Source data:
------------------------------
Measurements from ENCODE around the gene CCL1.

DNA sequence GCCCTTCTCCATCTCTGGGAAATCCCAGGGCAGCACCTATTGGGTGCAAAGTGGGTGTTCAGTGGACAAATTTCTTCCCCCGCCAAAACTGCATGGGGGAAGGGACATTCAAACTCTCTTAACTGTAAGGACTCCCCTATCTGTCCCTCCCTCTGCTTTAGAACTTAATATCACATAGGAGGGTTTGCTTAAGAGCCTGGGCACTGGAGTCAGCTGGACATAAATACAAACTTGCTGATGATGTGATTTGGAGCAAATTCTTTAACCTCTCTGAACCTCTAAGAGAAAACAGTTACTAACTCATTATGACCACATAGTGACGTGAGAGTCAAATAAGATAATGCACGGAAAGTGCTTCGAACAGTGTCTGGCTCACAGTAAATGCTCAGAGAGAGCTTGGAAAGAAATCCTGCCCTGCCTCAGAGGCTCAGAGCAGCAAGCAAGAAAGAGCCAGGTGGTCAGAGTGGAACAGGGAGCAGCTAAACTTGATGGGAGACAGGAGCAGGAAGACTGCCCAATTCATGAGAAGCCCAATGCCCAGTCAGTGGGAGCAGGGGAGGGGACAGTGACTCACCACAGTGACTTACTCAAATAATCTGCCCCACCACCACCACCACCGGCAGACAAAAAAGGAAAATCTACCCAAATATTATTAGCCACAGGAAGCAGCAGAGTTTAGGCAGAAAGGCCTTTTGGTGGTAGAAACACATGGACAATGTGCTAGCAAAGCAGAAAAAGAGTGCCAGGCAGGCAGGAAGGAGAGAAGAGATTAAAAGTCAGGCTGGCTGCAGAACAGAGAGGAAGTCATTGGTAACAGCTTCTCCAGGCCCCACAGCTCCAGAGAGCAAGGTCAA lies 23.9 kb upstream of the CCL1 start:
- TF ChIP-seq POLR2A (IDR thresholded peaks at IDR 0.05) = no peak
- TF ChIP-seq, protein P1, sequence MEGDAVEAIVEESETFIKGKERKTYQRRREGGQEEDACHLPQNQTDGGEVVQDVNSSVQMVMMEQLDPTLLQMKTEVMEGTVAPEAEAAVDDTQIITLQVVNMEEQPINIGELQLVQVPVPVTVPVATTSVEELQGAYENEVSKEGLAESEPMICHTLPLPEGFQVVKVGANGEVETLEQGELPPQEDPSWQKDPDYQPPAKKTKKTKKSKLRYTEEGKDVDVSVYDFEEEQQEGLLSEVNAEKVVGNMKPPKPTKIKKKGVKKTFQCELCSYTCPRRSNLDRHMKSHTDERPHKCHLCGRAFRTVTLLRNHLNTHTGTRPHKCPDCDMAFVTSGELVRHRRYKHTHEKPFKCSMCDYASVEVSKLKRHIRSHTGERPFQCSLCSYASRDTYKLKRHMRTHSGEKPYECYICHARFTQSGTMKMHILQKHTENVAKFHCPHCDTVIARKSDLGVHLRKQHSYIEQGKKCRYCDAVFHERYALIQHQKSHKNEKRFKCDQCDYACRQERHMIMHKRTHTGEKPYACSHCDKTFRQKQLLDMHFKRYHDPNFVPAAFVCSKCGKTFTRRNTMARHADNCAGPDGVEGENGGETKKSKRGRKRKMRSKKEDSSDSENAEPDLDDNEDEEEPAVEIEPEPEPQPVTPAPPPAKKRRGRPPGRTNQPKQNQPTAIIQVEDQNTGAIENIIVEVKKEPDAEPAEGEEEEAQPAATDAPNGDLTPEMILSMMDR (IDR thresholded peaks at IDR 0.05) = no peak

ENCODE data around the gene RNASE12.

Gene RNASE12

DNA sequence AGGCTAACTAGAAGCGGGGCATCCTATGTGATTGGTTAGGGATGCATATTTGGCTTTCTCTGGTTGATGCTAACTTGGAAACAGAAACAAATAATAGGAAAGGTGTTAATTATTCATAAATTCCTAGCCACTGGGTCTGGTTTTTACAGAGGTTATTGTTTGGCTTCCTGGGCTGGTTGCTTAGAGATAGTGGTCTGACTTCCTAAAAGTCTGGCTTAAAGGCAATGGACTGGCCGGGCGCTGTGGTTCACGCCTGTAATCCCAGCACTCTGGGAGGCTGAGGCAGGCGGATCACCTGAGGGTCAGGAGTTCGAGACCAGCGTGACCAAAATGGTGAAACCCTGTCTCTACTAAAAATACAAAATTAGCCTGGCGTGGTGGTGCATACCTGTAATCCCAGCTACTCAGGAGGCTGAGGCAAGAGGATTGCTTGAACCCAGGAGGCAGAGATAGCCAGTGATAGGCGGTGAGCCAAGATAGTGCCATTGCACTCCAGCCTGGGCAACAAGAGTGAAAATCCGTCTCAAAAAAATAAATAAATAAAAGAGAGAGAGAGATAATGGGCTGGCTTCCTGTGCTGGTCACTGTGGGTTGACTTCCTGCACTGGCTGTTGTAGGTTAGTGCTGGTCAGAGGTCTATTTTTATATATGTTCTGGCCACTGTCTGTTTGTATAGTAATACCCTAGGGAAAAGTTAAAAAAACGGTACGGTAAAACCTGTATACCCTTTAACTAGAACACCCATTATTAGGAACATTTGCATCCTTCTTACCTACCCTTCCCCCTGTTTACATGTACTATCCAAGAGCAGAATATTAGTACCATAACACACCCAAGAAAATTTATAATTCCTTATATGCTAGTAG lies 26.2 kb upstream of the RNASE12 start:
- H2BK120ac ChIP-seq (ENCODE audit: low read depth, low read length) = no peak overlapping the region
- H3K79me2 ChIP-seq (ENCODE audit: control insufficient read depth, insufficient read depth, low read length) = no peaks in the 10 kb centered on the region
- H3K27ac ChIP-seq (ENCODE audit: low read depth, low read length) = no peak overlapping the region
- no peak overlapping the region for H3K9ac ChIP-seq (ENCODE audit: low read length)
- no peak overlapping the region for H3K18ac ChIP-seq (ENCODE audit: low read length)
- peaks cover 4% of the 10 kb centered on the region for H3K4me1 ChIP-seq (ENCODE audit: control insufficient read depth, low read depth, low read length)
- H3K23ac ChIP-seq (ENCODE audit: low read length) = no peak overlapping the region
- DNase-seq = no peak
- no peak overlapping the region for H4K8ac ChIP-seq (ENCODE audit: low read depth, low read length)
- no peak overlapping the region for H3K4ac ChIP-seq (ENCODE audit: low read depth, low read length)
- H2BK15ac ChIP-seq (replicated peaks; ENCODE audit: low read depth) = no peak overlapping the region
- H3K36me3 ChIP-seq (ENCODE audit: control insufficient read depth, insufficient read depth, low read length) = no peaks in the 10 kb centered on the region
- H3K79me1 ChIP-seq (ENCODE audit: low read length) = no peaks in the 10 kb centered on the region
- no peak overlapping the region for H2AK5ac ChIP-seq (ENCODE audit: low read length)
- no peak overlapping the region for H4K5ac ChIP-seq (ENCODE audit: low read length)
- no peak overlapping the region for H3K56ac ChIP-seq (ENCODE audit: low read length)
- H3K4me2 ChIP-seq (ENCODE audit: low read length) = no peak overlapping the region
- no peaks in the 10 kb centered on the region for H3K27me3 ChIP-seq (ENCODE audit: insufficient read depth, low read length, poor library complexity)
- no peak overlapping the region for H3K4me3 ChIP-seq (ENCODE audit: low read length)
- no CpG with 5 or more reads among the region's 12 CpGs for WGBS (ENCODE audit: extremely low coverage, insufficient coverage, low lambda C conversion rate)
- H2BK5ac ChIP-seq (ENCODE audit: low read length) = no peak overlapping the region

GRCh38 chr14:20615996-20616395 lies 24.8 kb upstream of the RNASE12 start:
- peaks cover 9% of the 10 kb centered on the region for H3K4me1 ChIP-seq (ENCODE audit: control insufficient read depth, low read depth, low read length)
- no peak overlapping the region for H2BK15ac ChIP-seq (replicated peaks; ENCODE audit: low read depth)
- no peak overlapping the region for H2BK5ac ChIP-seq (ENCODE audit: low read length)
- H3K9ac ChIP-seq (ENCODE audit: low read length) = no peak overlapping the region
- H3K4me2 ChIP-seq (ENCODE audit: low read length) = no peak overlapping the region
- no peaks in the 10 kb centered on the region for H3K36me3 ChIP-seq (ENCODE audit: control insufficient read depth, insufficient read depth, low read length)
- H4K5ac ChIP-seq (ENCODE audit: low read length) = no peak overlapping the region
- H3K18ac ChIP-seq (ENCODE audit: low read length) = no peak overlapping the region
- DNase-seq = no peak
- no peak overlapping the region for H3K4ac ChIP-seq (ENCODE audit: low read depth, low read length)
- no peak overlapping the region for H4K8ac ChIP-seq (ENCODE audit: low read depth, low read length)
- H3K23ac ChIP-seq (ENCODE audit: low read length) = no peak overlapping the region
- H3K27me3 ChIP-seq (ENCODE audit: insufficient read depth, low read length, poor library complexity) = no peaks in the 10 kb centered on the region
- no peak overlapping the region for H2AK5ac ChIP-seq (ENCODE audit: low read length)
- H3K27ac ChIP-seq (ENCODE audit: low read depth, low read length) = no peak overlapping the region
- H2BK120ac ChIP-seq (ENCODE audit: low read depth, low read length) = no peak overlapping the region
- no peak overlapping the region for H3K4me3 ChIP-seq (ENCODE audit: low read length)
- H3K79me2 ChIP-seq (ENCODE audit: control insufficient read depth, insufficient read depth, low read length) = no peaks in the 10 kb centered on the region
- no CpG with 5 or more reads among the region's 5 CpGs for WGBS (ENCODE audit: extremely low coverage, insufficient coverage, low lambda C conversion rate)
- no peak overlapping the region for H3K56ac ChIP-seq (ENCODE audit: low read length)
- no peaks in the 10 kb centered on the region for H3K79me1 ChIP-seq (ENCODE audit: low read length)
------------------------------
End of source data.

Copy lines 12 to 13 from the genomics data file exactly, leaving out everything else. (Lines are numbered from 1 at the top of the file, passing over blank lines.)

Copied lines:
- no peak overlapping the region for H3K18ac ChIP-seq (ENCODE audit: low read length)
- peaks cover 4% of the 10 kb centered on the region for H3K4me1 ChIP-seq (ENCODE audit: control insufficient read depth, low read depth, low read length)